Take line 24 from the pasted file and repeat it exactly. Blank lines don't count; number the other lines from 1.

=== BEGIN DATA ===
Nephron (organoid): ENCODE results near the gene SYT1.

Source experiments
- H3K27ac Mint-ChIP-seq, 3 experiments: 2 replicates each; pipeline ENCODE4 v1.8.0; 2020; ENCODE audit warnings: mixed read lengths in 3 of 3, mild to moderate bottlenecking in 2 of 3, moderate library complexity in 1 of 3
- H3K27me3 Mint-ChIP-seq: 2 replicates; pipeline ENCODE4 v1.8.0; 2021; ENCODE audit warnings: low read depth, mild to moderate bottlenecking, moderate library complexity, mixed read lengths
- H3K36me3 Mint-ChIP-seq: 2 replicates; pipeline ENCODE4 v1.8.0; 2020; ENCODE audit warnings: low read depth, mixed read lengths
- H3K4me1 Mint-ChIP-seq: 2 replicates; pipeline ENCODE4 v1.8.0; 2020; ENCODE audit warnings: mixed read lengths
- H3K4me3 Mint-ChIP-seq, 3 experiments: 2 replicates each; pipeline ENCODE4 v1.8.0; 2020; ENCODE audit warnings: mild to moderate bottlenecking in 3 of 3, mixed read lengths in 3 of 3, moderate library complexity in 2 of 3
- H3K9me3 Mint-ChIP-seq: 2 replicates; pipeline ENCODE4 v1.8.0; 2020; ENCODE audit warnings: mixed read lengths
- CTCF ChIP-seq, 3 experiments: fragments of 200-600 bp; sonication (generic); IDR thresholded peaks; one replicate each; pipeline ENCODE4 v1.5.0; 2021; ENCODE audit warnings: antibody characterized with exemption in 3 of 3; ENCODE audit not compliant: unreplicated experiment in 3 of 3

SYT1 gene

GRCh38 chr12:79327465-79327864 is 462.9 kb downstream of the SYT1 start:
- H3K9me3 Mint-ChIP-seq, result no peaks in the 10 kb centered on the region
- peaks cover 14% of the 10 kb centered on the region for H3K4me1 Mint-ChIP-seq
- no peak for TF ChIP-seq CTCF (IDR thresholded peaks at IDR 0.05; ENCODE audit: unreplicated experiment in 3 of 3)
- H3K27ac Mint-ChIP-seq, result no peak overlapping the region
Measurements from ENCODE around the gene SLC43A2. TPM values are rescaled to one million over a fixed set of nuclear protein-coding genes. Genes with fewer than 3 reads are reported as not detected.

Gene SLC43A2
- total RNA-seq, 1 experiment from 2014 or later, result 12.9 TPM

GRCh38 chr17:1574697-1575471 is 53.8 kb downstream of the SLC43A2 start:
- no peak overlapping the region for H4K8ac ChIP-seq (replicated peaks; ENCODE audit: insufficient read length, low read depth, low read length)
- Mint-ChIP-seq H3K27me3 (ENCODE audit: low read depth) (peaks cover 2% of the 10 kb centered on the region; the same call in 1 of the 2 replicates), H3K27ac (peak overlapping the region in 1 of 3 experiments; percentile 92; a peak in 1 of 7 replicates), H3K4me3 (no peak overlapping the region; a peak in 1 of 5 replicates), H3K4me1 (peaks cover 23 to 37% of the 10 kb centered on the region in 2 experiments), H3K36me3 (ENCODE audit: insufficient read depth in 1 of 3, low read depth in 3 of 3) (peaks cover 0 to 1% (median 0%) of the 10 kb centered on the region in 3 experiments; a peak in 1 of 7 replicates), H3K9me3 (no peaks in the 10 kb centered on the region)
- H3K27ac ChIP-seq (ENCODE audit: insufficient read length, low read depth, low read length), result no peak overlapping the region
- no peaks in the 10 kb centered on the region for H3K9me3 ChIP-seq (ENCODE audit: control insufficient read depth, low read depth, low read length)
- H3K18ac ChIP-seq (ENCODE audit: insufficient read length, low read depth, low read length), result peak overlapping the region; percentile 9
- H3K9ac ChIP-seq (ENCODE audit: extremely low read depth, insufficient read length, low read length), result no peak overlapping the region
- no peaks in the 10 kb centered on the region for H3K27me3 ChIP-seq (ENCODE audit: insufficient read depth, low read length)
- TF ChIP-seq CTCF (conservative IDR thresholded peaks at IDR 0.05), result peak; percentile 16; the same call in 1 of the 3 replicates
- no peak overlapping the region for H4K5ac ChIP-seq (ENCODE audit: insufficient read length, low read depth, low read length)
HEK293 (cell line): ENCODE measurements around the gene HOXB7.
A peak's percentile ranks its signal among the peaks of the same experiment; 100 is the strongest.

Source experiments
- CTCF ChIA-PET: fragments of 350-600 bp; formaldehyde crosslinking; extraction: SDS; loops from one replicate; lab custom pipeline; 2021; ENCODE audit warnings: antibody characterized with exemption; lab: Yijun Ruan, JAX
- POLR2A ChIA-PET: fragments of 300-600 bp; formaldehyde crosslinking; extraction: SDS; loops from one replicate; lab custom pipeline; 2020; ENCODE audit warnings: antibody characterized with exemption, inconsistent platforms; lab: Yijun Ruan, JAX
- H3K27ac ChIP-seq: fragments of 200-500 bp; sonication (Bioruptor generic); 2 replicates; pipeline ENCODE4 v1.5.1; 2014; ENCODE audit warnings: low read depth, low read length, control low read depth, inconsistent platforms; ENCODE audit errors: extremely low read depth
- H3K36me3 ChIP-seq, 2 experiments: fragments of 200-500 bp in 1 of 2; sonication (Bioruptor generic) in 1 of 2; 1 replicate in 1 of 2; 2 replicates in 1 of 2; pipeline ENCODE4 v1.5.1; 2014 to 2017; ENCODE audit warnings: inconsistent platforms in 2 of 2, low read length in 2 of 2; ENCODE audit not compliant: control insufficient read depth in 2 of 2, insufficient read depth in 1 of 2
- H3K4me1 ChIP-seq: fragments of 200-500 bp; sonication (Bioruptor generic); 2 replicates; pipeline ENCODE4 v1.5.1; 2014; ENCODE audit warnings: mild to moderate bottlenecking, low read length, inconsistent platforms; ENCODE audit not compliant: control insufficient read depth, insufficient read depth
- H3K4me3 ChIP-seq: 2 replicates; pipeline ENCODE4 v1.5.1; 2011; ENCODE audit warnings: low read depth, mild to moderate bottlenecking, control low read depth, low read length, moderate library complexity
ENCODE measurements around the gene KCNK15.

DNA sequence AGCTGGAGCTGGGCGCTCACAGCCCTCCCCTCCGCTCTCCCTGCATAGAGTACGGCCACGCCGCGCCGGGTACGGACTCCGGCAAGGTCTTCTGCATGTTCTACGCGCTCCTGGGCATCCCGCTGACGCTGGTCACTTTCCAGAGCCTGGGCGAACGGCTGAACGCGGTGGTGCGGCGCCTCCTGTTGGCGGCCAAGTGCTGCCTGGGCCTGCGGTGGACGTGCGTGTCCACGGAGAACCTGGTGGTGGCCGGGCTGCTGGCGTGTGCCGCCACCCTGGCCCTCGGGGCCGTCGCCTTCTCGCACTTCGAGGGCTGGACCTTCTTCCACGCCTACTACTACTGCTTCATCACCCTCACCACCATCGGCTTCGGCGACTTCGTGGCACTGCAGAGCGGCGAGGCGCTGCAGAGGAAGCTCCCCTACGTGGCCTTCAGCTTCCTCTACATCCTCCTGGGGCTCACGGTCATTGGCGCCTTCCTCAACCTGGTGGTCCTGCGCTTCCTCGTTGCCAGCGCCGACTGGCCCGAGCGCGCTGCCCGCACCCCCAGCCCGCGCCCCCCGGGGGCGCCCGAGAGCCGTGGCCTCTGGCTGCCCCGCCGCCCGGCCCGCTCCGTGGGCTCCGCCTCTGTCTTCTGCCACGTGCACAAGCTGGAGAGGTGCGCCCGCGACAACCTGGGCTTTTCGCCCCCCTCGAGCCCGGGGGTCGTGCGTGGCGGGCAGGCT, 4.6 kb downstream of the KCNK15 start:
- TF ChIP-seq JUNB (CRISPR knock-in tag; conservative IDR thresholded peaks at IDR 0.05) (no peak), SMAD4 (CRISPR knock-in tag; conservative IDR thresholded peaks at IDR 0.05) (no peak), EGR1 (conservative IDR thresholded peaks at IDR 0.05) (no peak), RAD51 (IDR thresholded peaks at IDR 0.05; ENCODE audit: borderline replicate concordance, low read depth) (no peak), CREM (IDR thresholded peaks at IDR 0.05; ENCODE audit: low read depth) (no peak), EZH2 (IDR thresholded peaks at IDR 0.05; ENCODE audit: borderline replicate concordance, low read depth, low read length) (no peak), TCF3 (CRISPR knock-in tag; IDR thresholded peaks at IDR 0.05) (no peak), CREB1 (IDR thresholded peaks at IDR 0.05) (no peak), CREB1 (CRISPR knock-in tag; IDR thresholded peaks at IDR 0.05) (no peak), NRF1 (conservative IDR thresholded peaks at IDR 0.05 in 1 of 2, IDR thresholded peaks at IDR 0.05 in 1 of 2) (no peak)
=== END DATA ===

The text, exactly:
- H3K18ac ChIP-seq (ENCODE audit: insufficient read length, low read depth, low read length), result peak overlapping the region; percentile 9